Sarah’s Tool of the Month:
Eats, Shoots & Leaves by Lynne Truss
This month I’ve been reading another grammar book. This one has been fascinating so far—it’s not your classic grammar book of ‘how to’ and ‘how not to’ though it does involve plenty of tips within it. It has a lot of the history of grammar—why grammar is important and how it came about. You might have noticed the title is ‘Eats, shoots and leaves’ (with a comma after ‘eats’). It shows how one comma can dramatically change the meaning of a sentence. Without the comma you could be talking about pandas, who ‘eats shoots and leaves.’ With a comma, you could be referring to some sort of cowboy in a saloon. He eats, shoots and leaves. (Though, personally I’m a fan of the Oxford comma and probably would have added two commas for greater effect in the case of the cowboy scenario: Eats, shoots, and leaves.)
Anyways, I found the introduction slightly lengthy, but once I got into the actual meat of the book I have been enjoying it so far! She brings up some hilarious points about the misuse of grammar. It’s a fairly short book, with only six chapters:
- The Tractable Apostrophe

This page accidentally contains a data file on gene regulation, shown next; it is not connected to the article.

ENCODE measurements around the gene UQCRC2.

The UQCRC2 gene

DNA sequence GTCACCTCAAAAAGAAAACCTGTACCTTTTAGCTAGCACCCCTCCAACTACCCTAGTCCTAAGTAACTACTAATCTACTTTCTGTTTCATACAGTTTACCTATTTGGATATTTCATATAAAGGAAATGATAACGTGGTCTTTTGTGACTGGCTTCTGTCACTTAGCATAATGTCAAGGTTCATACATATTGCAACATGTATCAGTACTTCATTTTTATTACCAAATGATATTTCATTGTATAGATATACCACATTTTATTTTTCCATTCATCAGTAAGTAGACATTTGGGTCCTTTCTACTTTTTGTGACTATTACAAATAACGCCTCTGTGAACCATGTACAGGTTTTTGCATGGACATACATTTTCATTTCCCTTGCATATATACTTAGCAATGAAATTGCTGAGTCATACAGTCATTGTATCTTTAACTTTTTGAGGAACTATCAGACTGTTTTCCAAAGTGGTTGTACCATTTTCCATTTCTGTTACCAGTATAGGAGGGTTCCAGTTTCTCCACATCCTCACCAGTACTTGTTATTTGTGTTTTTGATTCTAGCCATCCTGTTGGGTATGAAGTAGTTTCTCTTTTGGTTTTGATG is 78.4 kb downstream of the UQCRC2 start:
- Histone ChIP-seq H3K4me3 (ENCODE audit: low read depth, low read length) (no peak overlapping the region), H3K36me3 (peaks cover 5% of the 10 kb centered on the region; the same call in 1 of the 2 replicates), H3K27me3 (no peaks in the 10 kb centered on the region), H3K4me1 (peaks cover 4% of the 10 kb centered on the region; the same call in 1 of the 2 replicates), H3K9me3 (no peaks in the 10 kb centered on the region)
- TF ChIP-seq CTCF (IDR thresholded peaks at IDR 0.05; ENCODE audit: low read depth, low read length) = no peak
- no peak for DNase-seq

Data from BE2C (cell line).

- That’ll Do, Comma
- Airs and Graces
- Cutting A Dash
- A Little Used Punctuation Mark
- Merely Conventional Signs
My only clout with it is her apparent fondness for semi-colons which she discusses in chapter three, Airs and Graces. She argues how necessary they are, and I realize as a British writer this may definitely seem so, as British writers do not tend to use em-dashes as heavily as other parts of the world. I feel the em-dash functions in almost entirely the same manner (except when concerning lists, which I rarely have use for) and looks cleaner and more elegant.
But, she did have some interesting things to say about commas. She compared commas to an eager sheep-dog, which is probably an adequate metaphor:
“As we shall shortly see, the comma has so many jobs as a “separator” (punctuation marks are traditionally either “separators” or “terminators”) that it tears about on the hillside of language, endlessly organising words into sensible groups and making them stay put: sorting and dividing; circling and herding; and of course darting off with a peremptory “woof” to round up any wayward subordinate clause that makes a futile bolt for semantic freedom. Commas, if you don’t whistle at them to calm them down, are unstoppably enthusiastic at this job.”
She also explained why they are so troublesome sometimes:
“No wonder feelings run high about the comma. When it comes to improving clarity of a sentence, you can nearly always argue that one should go in; you can nearly always argue that one should come out.”
Overall, I am enjoying the book and it is worth reading. I’ve learned some new things which, as a grammar enthusiast, is quite something! I haven’t quite finished it yet (and perhaps I will change my mind when I get to the chapter on ‘cutting a dash,’ as if she doesn’t mention or dislikes my favourite em-dash I will be most disappointed), but I would recommend it.
Ashley’s Tool of the Month: